When Speaker John Boehner said he would make any immigration reform bill adhere to the ridiculous “Hastert Rule,” barring any bill from the floor that doesn’t have the support of a majority of Republicans (aka, a minority of the House), it sounded like an excuse to kill any bill. Any bill backed by a majority of House Republicans presumably would be rejected by a majority of the Senate.
Not so fast.
House Republicans came out of their caucus meeting Wednesday estimating that half the caucus supports a pathway to legalization for the 11 million currently undocumented workers in America.
Now, “legalization” is a step short of “citizenship,” which the Senate bill promises. To deny any path to citizenship would perpetuate a two-tiered society. But those numbers still suggest there is more room to maneuver than has been presumed.
The fact is: when there’s a will, there’s a way. The ultimate unknown is does the House GOP have the will. But there’s other evidence that they do have the will (or will have the will).
Speaker Boehner has made it clear that inaction is not an option, lest the GOP take the full blame for destroying the hopes, dreams and needs of the Latino community.
Boehner is no arm-twister, but presumably the House can pass some pieces of immigration reform with mainly Republican votes — even if they only cover Republican-friendly areas like border security and employee verification, leaving out paths to citizenship and improving the flow of legal immigration.
That would at least set up a House-Senate conference where a broader bill can be negotiated, or — if the House remains uppity about large, comprehensive legislation — an agreement can be reached to pass several bills in quick succession.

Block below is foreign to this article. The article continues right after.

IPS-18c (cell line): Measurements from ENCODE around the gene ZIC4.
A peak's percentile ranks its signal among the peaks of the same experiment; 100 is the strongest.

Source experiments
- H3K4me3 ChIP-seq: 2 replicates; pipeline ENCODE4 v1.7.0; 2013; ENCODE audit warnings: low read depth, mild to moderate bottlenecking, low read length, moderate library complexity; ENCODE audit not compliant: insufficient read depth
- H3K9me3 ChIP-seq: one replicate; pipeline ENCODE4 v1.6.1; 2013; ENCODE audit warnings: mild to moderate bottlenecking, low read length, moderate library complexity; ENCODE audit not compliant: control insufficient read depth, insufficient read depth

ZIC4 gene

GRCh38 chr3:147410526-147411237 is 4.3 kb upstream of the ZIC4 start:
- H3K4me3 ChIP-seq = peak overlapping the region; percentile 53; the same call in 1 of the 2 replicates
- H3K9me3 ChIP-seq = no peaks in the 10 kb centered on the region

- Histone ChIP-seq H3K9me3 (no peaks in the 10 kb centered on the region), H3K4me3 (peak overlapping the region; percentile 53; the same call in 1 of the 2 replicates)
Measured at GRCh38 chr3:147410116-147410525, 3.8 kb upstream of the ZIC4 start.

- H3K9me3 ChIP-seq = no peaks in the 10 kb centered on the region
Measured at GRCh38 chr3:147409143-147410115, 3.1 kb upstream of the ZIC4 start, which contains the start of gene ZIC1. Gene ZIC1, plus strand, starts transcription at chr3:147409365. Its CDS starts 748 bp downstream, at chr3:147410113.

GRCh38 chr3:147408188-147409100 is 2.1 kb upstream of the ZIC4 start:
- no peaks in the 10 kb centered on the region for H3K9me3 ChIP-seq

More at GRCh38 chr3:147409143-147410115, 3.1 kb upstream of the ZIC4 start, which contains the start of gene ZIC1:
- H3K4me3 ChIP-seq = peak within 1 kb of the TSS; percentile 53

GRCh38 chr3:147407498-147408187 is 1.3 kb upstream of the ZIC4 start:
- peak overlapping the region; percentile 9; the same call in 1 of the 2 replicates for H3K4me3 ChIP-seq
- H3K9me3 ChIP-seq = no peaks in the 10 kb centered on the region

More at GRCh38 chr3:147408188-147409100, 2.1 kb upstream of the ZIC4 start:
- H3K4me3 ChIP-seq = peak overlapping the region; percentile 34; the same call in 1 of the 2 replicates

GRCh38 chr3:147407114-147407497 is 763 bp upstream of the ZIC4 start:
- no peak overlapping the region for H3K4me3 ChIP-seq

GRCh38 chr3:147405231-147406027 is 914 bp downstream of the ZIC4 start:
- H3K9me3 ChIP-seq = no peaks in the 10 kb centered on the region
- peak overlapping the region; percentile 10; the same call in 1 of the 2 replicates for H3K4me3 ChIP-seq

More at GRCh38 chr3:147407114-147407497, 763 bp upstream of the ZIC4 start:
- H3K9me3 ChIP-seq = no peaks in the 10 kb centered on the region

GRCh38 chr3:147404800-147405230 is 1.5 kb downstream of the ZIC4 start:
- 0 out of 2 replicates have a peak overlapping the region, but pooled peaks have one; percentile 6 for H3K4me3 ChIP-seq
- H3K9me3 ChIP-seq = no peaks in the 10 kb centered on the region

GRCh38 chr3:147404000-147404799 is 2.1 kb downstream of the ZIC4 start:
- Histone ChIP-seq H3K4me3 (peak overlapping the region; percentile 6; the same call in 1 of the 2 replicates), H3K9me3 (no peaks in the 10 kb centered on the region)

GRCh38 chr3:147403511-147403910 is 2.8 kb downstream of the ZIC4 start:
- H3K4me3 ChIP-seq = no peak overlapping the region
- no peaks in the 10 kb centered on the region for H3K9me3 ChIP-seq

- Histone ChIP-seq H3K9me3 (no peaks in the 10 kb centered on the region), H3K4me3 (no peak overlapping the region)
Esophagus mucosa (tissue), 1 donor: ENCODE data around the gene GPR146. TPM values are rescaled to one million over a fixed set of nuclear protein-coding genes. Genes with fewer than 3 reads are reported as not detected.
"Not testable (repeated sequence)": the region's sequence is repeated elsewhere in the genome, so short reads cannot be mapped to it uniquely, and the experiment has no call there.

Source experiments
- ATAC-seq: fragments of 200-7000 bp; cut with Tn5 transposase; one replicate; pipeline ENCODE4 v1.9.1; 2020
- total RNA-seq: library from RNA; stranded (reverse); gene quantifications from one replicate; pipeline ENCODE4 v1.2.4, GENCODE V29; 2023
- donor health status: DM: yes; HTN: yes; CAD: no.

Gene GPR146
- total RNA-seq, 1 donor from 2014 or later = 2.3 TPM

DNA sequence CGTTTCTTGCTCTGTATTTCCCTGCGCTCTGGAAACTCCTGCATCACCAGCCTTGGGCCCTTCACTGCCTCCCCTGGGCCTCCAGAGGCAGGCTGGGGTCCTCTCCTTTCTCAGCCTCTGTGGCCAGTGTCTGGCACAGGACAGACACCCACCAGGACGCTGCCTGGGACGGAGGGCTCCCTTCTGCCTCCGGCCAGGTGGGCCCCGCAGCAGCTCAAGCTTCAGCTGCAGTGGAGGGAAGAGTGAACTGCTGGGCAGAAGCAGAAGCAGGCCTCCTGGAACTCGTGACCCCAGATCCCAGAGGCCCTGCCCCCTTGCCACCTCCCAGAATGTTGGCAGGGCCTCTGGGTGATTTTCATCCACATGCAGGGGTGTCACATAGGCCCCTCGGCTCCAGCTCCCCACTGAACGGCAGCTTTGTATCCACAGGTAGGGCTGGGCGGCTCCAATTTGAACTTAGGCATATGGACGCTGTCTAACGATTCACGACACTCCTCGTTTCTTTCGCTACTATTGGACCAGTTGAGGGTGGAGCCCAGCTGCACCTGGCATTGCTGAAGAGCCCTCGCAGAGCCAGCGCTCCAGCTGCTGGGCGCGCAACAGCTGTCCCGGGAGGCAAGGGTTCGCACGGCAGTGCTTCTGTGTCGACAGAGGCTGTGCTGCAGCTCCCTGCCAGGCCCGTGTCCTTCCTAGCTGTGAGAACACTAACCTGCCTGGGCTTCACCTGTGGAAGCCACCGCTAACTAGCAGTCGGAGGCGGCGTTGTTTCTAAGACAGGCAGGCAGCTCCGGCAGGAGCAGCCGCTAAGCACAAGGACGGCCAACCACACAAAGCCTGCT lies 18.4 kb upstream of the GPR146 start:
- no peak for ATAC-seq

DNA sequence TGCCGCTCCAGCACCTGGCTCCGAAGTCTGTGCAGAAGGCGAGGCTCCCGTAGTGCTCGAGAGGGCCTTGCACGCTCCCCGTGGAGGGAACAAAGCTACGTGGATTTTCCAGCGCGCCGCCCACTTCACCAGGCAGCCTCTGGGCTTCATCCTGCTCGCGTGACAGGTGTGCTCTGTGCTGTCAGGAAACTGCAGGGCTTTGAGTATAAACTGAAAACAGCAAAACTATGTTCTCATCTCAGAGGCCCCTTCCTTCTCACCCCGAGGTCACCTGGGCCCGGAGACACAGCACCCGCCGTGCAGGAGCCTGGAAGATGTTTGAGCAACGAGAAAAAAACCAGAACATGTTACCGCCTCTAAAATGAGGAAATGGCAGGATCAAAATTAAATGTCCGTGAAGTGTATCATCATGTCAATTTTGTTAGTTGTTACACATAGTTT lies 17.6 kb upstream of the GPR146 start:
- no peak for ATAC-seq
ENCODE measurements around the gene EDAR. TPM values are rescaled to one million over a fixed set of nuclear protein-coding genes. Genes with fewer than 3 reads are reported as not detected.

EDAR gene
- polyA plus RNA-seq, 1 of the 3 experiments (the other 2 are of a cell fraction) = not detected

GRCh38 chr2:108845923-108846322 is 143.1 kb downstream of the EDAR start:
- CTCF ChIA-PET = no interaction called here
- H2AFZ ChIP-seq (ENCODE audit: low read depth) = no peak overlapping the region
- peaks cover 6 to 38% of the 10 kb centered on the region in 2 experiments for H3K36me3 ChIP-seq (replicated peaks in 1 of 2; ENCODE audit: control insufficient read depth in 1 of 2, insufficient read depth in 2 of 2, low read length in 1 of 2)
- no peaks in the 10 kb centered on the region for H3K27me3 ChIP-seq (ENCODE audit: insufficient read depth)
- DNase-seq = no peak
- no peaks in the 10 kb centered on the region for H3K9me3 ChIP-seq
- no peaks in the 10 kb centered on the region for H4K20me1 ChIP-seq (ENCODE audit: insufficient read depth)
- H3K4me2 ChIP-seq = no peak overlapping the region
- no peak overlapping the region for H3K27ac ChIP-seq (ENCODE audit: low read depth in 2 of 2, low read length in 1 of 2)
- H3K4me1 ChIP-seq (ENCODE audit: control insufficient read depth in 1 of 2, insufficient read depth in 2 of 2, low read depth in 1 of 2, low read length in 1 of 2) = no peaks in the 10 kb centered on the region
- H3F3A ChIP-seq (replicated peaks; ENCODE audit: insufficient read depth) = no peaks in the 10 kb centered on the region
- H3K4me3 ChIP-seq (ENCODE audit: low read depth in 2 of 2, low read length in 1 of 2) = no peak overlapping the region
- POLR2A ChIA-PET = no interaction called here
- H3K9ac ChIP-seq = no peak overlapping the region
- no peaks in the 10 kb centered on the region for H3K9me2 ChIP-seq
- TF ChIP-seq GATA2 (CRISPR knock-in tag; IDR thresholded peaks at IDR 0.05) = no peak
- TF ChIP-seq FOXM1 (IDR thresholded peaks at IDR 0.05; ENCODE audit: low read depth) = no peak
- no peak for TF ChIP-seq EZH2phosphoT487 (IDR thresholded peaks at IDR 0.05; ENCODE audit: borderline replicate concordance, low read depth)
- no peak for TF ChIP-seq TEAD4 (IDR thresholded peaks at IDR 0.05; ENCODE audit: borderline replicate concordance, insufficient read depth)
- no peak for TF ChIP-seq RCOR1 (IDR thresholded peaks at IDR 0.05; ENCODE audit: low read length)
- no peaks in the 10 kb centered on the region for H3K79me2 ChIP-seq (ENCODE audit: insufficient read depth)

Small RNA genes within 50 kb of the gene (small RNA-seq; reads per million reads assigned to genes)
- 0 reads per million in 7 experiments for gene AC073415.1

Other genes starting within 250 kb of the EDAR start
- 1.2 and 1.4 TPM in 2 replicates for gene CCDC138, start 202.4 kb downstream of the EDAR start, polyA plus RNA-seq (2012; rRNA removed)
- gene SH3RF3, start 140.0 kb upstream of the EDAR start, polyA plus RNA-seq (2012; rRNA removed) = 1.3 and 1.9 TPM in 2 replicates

That’s no small hurdle. And surely most House Republicans don’t need to cut that deal to keep their current seats in safe conservative districts. But they do have to worry about their long-term stability as a party if they burn this last bridge to the rapidly growing Latino community.
House Republicans need to feel that positive pressure from immigration advocates, so they recognize that the Latino community is watching intently, without stoking too fierce a backlash from the Tea Party right.
If political pressure is applied too crudely, a final bill would smack of political pandering and send the Tea Party over the edge. Yet it is incumbent to keep the issue alive in the media, to make it understood that the public expects action.
In other words, Republicans need to know that millions will pour into the streets if they kill the bill, but it might not be a good idea to take to the streets just yet.
Similarly, President Obama has to careful, as The New York Times notes today: ” trapped between the need to promote what could be a legacy piece of legislation and the reality that being out front might be counterproductive at best.”
Reportedly he is planning a conference call with small business owners so they will play a larger role prodding the House, and a series of interviews in Spanish-language media to help keep the Latino grassroots engaged.
The important thing is to make sure the issue doesn’t fade, so it won’t be an option for the House to punt. Once the House is face-to-face with the Senate, the momentum may be unstoppable.